I’ve been thinking a lot about who this blog is for. So let me start with who it’s not for. It’s almost certainly not for mixologists as they’ll a.) already know all this stuff and b.) know of many
other better resources to find this information. There’s also the fact that this isn’t just a repository of recipes as I try to include information about why certain recipes call for specific steps (dry shaking and double straining come to mind) and how they make a difference in the final product. So all that to say I’ve conduded (via process of elimiation) that this blog serves two sets of people: bartenders who ascribe to mixologist and the have-a-go heroes who wonder why the cocktails they make at home taste nothing like the $16 a pop ones they buy downtown.
Which brings me to the inevitable conclusion to start at the beginning and say a few words about classic cocktails.
Slay the Golden Calf
Let me start out with this – no recipe is sacred. Depending on who you are you’re either smugly nodding in agreement or shaking you head in disgust and planning my banishment from cool cocktail circles (like that’s even a thing). But let me explain. Every recipe that’s ever been invented is a rip off of something else. Take the Rob Roy for example – a total rip off of a Manhattan. Swap out the American whiskey for scotch and it’s a new drink with a new name… but really it’s kinda the same. And that doesn’t make it bad or wrong, it just makes it different. To me this is most liberating because it means that I too have permission to mess with classic recipes… and so do you!
Which leads to my next point – be free to play with your ingredients. Just because I recommend a particular spirit in a cocktail doesn’t mean that you have to. Just recently I published a recipe that calls for London dry gin but in the post you might have noticed that I used Bols Genever which is a Dutch predecessor to modern gin. I have grown fond of genever which carries a touch of maltiness unlike the juniper flavored vodka that makes up most of the gin market. So when it came time to pick a gin for the cocktail I opted out and insted picked something different altogether; and it was delightful. Classic cocktails are built on flavor profiles not brands so feel free to take a little liberty with swapping out Tanqueray for St. George’s Botanivore. I won’t tell.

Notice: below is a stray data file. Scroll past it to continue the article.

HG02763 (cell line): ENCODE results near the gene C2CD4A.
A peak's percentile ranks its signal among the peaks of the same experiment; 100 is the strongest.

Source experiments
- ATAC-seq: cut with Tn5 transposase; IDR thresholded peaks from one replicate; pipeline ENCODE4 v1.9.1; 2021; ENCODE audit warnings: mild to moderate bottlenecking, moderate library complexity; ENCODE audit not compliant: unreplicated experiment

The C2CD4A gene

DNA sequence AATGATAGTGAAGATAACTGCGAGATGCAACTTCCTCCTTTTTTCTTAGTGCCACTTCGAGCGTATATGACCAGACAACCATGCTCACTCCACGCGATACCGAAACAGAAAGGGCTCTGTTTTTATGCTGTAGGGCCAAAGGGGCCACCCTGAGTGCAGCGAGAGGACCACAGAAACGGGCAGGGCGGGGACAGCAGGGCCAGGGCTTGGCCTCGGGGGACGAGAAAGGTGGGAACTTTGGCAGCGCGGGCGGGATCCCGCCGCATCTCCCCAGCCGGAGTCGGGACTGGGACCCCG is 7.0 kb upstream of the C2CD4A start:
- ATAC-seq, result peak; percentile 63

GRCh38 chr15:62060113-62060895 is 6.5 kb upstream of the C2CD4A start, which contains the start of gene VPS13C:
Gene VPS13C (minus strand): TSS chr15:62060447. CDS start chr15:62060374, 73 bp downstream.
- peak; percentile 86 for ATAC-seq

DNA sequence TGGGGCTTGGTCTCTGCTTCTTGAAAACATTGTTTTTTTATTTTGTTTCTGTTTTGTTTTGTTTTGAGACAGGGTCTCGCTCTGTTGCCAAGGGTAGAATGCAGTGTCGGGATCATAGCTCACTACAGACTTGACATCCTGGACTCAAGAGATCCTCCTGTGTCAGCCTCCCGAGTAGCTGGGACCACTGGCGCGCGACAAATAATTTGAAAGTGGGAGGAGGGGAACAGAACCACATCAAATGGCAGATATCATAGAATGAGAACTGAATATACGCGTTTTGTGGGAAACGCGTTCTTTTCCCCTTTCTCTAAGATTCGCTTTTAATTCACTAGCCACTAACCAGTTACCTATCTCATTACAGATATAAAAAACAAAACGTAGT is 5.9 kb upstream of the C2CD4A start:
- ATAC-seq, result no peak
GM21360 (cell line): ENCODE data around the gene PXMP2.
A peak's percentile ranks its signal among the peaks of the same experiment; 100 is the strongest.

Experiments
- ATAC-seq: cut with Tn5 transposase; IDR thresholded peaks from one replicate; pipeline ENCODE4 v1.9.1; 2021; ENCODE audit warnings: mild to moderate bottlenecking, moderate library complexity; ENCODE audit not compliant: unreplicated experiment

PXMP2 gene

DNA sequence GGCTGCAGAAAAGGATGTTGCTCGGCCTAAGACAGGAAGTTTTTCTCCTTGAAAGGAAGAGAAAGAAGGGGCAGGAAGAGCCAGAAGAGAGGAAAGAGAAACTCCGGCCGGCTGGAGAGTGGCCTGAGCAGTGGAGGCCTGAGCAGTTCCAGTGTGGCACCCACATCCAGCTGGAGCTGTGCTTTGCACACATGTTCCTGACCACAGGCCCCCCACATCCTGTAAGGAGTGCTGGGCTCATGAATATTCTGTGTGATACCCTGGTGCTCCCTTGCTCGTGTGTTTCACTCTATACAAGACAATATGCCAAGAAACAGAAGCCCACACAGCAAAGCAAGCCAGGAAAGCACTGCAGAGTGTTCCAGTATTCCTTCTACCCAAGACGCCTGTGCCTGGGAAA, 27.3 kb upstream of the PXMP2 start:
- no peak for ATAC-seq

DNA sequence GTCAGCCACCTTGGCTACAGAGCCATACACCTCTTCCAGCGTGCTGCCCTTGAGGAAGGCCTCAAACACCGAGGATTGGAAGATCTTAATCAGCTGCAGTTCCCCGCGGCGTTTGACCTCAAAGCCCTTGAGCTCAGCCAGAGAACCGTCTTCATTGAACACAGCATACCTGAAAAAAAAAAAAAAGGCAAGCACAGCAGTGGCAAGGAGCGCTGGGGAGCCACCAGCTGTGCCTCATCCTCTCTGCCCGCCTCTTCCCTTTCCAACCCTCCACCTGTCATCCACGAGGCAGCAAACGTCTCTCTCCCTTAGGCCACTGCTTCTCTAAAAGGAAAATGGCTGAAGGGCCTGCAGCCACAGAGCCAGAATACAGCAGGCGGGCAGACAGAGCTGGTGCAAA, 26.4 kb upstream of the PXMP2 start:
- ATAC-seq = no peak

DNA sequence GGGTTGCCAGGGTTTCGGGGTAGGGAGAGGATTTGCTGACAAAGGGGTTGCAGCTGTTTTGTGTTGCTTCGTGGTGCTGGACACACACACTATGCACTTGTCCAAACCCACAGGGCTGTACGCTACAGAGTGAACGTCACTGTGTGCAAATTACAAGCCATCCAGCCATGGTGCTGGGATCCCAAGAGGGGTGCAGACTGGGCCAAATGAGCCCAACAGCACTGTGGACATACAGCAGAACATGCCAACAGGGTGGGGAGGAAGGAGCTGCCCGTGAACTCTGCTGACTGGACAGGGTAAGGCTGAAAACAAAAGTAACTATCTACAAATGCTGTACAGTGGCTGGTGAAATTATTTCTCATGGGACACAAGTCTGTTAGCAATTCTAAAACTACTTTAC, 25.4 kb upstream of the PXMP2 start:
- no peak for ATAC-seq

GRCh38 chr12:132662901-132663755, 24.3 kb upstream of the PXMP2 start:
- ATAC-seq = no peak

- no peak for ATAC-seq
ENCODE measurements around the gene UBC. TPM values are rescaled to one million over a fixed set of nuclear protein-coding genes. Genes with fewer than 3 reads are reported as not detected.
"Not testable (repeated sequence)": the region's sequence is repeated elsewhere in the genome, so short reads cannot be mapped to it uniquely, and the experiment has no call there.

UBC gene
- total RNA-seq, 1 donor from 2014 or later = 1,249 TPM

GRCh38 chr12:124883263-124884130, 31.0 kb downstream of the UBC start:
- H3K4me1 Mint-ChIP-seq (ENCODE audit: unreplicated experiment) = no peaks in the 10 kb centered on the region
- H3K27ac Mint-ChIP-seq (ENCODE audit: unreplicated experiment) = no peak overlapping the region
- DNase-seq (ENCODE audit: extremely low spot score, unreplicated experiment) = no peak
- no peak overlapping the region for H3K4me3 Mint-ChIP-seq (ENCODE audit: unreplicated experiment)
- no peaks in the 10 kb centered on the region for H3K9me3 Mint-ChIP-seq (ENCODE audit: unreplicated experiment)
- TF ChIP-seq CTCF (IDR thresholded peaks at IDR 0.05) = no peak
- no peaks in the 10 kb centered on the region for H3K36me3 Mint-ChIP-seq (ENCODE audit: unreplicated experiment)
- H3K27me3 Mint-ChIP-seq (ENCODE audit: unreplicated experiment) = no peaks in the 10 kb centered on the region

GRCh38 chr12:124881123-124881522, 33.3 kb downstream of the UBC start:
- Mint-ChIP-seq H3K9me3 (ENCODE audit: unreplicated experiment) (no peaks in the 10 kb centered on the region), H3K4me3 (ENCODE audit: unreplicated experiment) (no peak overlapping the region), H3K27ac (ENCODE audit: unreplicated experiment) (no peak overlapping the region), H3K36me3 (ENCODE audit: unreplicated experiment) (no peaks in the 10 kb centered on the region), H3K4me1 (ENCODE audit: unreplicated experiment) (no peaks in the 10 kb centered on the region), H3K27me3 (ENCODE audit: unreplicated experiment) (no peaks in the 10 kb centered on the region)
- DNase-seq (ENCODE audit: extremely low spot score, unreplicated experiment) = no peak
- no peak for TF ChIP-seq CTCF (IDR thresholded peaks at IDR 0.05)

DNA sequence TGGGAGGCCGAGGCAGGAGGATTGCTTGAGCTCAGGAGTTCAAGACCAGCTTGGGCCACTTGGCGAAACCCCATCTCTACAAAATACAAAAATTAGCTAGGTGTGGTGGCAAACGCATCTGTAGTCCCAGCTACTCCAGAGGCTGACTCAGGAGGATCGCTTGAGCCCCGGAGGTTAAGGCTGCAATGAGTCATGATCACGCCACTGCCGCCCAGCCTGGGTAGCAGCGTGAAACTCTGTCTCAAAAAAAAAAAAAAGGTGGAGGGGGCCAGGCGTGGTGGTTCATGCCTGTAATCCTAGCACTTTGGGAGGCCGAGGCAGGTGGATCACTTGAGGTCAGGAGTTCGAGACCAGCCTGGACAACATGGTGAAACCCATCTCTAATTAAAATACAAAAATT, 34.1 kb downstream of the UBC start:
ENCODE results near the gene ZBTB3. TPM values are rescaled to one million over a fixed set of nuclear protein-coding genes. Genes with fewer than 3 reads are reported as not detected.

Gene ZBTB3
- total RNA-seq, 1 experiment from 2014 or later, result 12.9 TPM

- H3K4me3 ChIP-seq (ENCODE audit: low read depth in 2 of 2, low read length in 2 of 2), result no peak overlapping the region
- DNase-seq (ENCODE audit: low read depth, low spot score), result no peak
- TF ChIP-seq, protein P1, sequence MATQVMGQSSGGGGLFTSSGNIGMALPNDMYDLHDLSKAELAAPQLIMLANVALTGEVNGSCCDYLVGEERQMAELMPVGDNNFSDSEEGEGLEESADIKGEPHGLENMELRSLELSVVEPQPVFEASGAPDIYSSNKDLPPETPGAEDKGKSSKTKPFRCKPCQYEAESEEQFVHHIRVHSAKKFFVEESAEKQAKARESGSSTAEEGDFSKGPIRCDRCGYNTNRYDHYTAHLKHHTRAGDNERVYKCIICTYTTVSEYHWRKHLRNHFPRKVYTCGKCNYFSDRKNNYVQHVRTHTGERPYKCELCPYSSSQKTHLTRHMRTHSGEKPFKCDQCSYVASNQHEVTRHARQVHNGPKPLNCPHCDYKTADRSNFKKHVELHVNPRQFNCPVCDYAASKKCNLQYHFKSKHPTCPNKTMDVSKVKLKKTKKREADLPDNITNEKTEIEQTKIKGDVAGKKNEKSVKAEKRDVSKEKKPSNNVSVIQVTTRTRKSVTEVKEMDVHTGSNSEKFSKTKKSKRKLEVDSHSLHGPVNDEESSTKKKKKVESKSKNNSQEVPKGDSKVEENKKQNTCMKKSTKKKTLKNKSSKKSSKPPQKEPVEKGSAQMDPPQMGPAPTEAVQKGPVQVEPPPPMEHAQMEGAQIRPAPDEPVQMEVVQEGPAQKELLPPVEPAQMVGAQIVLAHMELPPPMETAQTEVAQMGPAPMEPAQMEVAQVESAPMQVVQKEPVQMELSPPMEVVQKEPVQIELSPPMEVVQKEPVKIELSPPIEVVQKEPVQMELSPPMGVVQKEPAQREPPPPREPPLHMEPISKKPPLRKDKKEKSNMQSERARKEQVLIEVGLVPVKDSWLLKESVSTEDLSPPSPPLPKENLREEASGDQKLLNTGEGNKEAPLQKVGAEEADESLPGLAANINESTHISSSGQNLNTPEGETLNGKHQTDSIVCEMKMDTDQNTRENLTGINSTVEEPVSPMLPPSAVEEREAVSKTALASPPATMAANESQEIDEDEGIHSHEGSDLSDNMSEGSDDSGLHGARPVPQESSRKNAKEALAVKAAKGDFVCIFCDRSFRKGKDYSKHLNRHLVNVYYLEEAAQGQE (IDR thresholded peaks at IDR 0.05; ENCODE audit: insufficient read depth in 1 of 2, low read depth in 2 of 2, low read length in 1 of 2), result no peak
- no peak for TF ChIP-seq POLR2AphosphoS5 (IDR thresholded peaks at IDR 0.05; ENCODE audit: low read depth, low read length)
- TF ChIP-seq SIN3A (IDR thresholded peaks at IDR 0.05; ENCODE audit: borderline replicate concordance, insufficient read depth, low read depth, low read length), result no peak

The Sour/Bitter/Spicy/Sweet Ratio
Classic cocktails have earned their respective places on menus worldwide because they’re made with readily available ingredients and they’ve nailed down the sour/bitter/spicy/sweet ratios. I heard it said that every good cocktail is made up of 1.5 to 2 ounces of alcohol, to one ounce of tart, to one ounce of sweet and while that might not hold true for every classic its hard to argue that a classic G&T isn’t the perfect blend of sweet, strong and tart/bitter. I find it helpful to reference food when thinking about balance in a cocktail – what meals have I really enjoyed and what were the flavors of the meal that made it memorable?
Just last week my wife made Chicken tikka marsala and it was amazing. The sauce was sweet with heavy chocolate undertones and just the right amount of heat coming through right at the finish. She served the meal over saffron and lemon rice which was savory and sour at the same time (you salivating yet?). The entire meal was in perfect balance – not too sour, too sweet, or too spicy – and it made for a memorable dinner for sure! Just something to keep in mind when putting your personal spin on a classic.
Classic Cocktails Aren’t Better, They’re Ubiquitous
What does classic mean anyway? Well according to Merriam Webster classic is defines as “serving as a standard of excellence”. Really. I’ve had some pretty mediocre “classic” cocktails that hardly reach the bar rather than set it. Maybe a better way to say it might be “well-known” instead of classic. The Manhattan is a well known cocktail. Sure that works but just because it’s well known in it’s current state doesn’t mean that you can’t (or shouldn’t) push the boundaries of what’s in your glass.
I guess I’m kind of rambling at this point and truthfully I thought I had more to say on the subject of classic cocktails. As I sit here and think through all the enjoyable moments I’ve had with a cocktail in my hand very seldom has that glass held a bonafide classic. I suppose what I’m really getting at is drink what you want and don’t be afraid to play with the ingredients. Who knows, you might stumble upon a recipe to sticks around long to enough to find itself on cocktail menus the world over. Wouldn’t that be something.
My takes on Classic Cocktails
Do check out the recipes I use to mix up classic cocktails. I’ll be adding to this list as I go so bookmark this page and check back often.
- Bloody Mary
- Pina Colada
- Whiskey Sour
- Tom Collins
- Dark and Stormy
- Old Fashioned
- Moscow Mule
- French 75
- Ramos Gin Fizz
- Mint Julip
- Last Word
What’s your favorite classic cocktail?